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Casting With a Fragile Thread: A Story of Sisters and Africa

Review

Casting With a Fragile Thread: A Story of Sisters and Africa



When Lauren is killed, Wendy's past comes to stalk her like a
jungle animal. She and Lauren and their sister Sharon grew up in
Zimbabwe (then Rhodesia), and she realizes that she will have to go
back to Africa in order to move forward with her life in
America.


The three sisters were raised dysfunctionally, amidst a landscape
of madness, terror and war. Their parents were at odds --- their
mother a rapidly deteriorating alcoholic, their father increasingly
melancholy as events in their adopted home shifted like quicksand.
Wendy, the oldest sibling, became a surrogate mother to Sharon and
baby Lauren, a role that was forced on her by such incidents as the
night Lauren disappeared. "The doorbell rang. I rushed to answer it
and found a stranger there holding Lauren, who was blinking her
round brown eyes in the soft outside light...My father was still at
work. My mother had been in her bedroom all day. 'She belongs
here,' I said finally, reaching out to take my little
sister."


A divorce eventually occurred and the girls' father remarried. His
new wife was capricious and cold and made Wendy's life worse. Her
father's eventual accidental death was whispered among the family
to be a suicide, and the girls' mother passed away in an
institution. Meanwhile in Rhodesia, rumors of war, acts of terror
and rumblings of inevitable change became commonplace.


"If you had asked anyone in the bars or clubs who we were fighting,
only the most dull-eyed would have snarled, 'Kaffirs.' Some, more
sober, might have said 'communism.' No one in my generation
recognized that we were fighting to preserve an unsustainable way
of life." After the war, there were still servants but they had to
be paid more and there were many more locks on many more doors. As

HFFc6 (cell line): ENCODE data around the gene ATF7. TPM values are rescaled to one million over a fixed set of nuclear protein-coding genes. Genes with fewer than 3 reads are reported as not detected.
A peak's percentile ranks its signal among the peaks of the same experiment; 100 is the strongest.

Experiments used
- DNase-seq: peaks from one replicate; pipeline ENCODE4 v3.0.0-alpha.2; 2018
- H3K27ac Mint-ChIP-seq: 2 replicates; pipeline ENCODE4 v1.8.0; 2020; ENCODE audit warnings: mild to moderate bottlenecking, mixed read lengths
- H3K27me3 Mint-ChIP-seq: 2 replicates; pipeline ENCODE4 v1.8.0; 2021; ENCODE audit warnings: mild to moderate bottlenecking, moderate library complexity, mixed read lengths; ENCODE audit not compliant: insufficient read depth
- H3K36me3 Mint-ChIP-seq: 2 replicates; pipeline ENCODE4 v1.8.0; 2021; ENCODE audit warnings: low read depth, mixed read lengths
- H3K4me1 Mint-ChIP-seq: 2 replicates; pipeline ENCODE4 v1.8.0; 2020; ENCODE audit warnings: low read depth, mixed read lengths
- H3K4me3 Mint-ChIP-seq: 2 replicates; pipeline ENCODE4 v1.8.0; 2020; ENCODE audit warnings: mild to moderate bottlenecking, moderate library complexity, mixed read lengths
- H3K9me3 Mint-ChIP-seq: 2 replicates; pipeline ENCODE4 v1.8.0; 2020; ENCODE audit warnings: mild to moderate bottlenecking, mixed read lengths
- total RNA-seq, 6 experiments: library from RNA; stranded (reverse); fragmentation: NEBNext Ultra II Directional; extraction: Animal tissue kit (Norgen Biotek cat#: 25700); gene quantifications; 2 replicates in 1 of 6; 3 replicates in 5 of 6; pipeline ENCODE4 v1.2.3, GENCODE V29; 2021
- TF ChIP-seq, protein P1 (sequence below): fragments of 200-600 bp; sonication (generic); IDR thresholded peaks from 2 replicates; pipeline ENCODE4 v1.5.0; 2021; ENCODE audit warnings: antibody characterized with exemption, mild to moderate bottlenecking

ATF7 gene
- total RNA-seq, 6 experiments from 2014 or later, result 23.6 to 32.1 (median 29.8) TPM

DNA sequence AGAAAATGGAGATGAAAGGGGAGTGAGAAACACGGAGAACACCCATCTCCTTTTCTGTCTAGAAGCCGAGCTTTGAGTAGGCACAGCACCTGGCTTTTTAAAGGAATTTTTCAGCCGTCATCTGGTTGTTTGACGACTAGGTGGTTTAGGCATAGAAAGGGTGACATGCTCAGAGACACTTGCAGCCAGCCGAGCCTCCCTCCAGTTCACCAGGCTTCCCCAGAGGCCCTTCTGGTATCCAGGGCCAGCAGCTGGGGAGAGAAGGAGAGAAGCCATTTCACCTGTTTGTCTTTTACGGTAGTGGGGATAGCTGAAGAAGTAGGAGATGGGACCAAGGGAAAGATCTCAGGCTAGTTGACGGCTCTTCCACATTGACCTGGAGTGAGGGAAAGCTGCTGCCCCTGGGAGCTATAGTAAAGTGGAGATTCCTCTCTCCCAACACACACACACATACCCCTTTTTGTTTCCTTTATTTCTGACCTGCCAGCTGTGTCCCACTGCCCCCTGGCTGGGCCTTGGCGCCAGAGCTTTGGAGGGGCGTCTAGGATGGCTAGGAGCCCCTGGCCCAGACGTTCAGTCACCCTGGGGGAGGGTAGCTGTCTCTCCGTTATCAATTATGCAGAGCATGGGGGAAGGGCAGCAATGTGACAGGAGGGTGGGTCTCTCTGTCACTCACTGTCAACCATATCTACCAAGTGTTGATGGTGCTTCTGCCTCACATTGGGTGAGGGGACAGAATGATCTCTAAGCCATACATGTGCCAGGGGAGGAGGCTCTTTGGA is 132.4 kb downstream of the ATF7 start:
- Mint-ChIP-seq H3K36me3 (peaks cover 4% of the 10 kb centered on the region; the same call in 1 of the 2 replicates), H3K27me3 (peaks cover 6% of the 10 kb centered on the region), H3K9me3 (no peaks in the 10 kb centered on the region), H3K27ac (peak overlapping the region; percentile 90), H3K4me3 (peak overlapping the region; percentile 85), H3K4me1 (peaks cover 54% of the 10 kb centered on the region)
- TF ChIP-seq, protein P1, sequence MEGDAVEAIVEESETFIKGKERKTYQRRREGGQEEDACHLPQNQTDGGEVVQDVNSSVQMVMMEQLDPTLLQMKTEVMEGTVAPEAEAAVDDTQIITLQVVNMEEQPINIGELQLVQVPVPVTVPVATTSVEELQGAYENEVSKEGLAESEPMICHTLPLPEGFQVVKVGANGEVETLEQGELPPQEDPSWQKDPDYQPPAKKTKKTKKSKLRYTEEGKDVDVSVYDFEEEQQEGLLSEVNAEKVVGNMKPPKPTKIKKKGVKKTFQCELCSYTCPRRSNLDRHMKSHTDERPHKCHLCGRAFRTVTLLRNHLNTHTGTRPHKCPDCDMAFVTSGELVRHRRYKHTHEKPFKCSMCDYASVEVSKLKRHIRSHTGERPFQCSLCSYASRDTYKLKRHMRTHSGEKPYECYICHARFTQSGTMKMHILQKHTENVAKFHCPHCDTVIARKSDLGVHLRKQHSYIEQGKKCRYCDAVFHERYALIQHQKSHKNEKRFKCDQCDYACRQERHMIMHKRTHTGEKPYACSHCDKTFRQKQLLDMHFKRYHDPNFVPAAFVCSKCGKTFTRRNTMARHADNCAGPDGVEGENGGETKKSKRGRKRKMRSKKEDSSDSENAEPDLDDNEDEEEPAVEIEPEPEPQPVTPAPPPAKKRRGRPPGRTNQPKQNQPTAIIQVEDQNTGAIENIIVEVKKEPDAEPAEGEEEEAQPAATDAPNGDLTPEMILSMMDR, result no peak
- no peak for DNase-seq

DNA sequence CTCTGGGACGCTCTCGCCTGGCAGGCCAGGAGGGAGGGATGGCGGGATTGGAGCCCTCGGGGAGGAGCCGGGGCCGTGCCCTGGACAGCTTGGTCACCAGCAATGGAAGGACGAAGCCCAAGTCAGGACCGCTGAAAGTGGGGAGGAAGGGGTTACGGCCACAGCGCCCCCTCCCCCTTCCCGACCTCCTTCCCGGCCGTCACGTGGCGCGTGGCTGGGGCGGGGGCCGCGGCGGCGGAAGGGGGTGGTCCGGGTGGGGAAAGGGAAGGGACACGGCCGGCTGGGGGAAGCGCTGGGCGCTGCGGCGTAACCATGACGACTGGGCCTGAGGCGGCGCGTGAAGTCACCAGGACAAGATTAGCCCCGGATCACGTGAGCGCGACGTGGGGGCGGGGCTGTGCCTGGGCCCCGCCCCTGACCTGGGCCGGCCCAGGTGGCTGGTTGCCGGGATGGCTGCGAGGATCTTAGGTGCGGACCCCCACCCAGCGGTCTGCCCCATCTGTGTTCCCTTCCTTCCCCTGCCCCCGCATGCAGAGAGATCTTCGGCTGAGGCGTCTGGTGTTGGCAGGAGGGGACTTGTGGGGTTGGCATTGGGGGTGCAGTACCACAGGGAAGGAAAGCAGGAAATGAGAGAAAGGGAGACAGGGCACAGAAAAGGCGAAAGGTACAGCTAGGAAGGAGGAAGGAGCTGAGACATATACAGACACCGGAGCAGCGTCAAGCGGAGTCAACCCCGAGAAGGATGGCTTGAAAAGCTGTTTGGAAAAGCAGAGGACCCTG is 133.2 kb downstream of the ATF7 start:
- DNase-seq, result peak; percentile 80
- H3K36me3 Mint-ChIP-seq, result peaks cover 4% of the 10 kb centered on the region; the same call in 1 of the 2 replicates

the old culture of colonialism died out to be replaced by a new
kind of imperialism of the recently oppressed, Wendy made a passive
escape by following her boyfriend to Europe and finally to
Connecticut where she settled in to a comfortingly safe life
raising her children and working as a counselor. Until she got the
phone call about Lauren.


Going back for the funeral, Wendy is caught up in the drama of
Africa once again. She senses generations of pain that she had not
before confronted, in her meeting with Moses, a servant hired by
Lauren's husband to keep poachers away. Intrigued, Wendy asks to
photograph Moses with his powerful rifle. Moses assents, but "there
was nothing coming from his eyes...I stared hard at Moses and
recognized powerlessness." Despite the rifle, Moses still fears the
white lady and her potential to humiliate and harm.


Lauren had been living in Zambia when her vehicle ran off a lonely
road. Her son Luke, who was in the car with her, was just a baby. A
major priority for the surviving sisters is arranging schooling and
childcare for the boy. Revisiting Luke with Sharon when he is
seven, Wendy comes to understand that Luke needs not just childcare
now that his mother is gone; he needs a memory of Lauren. Wendy is
able to tell him that the accident was "the car's fault" and that
his mother loved him.


CASTING WITH A FRAGILE THREAD is written episodically, poetically,
by someone who didn't plan to write a book. It is Wendy's gift to
Luke, her eulogy to her spirited sister Lauren, and her way of
comforting herself for her enduring loss.


   














Reviewed by Barbara Bamberger Scott on December 26, 2010

Casting With a Fragile Thread: A Story of Sisters and Africa
by Wendy Kann

  • Publication Date: April 17, 2007
  • Genres: Memoir, Nonfiction
  • Paperback: 304 pages
  • Publisher: Picador
  • ISBN-10: 0312425724
  • ISBN-13: 9780312425722